I took a tumble not quite 2 weeks ago and injured my right arm. My wrist got the worst of it – it’s still giving me trouble. So much so that I can’t put much weight on it and it hurts to bend it sometimes. So – how to exercise with limited mobility?
Not even a plank
As you know, my favorite form of exercise combines strength and cardio. But such exercise with limited mobility is practically impossible. Body weight strength exercises are great, but a plank is out of the question for me.
To not exercise is also out of the question. It’s such a habit for me that if I’m home and not doing anything else at the time I usually exercise, the guilt is practically overwhelming. So the last few days I’ve been exercising without weights and with limited arm involvement. I know that when my arm is better, I’ll have a lot of catching up to do, but I’m grateful the injury isn’t worse.
So what exercise to do?
So, what exercise have I been doing with my arm out of commission? I’ve been cardio-bingeing. I’ve been doing my walk / run on the treadmill. And I’ve rediscovered the fun of step aerobics. I talked about doing step aerobics as a great stress-reducer a while ago, but it really is a super workout. Even with the risers lower than I used to have them, the sweat was dripping off my face.
Others deal with limited mobility
My injury made me think about how others exercise with limited mobility. If (heaven forbid) my wrist injury became more permanent, I would certainly investigate the possibility of swimming in my area. Swimming is a great, non-weight-bearing cardio exercise with other benefits as well. Walking outside is certainly another possibility. If the weather warms up again here and I’m still recovering, I may take to the greenway path nearby. And I may queue up some favorite songs and dance.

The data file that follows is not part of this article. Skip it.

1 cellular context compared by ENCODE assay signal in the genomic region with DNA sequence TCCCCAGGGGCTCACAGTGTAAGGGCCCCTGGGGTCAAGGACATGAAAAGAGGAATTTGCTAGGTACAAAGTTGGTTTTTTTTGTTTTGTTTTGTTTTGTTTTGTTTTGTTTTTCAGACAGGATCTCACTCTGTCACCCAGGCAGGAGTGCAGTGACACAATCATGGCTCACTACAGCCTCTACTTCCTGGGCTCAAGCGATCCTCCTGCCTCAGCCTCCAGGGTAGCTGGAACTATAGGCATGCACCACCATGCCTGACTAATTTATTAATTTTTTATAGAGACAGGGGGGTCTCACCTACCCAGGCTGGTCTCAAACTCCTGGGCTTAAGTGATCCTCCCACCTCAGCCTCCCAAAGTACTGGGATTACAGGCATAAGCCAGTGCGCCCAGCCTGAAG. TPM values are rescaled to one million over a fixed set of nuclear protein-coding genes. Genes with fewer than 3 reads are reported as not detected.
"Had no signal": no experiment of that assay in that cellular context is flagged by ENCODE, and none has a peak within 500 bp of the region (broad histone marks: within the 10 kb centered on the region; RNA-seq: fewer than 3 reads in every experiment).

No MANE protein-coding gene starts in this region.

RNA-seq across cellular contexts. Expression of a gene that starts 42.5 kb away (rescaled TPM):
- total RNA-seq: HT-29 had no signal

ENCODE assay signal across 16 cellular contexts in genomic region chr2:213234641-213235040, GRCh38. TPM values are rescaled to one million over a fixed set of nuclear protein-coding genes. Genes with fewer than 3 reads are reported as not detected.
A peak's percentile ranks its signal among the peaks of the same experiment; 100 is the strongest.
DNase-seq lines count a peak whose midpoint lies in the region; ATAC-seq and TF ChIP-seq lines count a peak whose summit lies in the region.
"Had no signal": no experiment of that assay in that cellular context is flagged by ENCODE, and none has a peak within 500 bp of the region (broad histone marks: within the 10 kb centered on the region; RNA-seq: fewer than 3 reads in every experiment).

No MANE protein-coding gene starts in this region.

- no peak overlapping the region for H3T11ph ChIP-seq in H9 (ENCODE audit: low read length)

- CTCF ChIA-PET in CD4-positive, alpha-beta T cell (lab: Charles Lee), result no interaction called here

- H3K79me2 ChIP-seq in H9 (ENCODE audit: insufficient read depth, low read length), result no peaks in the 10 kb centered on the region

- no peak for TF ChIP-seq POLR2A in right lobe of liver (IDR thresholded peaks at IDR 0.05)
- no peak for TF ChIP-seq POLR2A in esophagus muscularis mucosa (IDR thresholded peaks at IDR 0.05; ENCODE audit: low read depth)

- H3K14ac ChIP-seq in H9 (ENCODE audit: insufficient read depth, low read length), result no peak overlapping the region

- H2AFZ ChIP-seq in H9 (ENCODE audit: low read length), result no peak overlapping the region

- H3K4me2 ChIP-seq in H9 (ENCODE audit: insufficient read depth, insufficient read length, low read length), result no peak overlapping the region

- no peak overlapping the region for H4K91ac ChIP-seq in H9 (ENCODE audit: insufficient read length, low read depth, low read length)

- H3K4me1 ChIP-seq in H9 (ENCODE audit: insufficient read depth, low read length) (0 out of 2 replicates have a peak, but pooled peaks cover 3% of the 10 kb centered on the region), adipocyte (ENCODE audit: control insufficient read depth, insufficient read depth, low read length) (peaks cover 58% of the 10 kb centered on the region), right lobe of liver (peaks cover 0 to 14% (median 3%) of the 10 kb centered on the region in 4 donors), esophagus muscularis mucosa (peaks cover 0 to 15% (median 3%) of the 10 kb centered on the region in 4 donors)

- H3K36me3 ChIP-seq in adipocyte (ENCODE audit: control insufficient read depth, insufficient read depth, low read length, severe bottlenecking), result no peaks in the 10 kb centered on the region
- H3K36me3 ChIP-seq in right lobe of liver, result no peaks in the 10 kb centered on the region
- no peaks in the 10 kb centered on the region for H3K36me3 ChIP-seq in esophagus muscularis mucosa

Limited mobility is no excuse to not exercise
The US Centers for Disease Control (CDC) recommends that everyone, at any age, have physical activity to maintain their good health. In fact, all adults, with or without disabilities, according to the CDC’s Guidelines should get at least 150 minutes (2.5 hours) of aerobic physical activity per week. However, the CDC has found that less than half of those with disabilities and limited mobility engage in aerobic physical activity. They’ve put together a resource for those with limited mobility to get ideas for getting the activity they need.
I’ve certainly gained new respect for people who stay motivated to exercise with limited mobility. It takes extra gumption to find ways to stay as active as they need to be, given the barriers society puts in their way.